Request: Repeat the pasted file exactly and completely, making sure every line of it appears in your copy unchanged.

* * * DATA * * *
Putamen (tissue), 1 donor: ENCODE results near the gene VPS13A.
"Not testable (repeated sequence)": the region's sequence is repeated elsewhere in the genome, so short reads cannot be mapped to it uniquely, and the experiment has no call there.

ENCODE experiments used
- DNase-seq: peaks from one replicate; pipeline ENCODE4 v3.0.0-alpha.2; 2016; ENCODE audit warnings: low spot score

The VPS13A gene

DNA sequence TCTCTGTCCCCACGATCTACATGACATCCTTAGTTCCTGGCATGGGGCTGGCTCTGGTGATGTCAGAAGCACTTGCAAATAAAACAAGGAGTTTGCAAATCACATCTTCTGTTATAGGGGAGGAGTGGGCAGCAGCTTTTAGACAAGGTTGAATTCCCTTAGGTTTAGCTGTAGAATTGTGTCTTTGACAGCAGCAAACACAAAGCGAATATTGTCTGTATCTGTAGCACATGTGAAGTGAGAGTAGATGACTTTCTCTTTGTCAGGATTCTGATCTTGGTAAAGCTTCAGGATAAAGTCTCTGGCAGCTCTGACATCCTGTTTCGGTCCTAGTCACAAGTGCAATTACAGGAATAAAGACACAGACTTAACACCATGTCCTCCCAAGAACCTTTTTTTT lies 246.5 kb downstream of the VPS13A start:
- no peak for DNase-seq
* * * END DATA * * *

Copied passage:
Putamen (tissue), 1 donor: ENCODE results near the gene VPS13A.
"Not testable (repeated sequence)": the region's sequence is repeated elsewhere in the genome, so short reads cannot be mapped to it uniquely, and the experiment has no call there.

ENCODE experiments used
- DNase-seq: peaks from one replicate; pipeline ENCODE4 v3.0.0-alpha.2; 2016; ENCODE audit warnings: low spot score

The VPS13A gene

DNA sequence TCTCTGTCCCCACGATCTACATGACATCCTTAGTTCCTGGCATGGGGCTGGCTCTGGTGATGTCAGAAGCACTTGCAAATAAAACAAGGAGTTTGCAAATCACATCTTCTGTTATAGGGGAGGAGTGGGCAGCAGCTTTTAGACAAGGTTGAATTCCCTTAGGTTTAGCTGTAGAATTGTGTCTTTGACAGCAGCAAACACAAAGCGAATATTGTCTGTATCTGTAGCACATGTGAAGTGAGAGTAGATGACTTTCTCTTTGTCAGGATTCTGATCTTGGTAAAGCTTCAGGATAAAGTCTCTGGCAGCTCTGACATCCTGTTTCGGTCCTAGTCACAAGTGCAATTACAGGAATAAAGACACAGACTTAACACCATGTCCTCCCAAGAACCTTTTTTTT lies 246.5 kb downstream of the VPS13A start:
- no peak for DNase-seq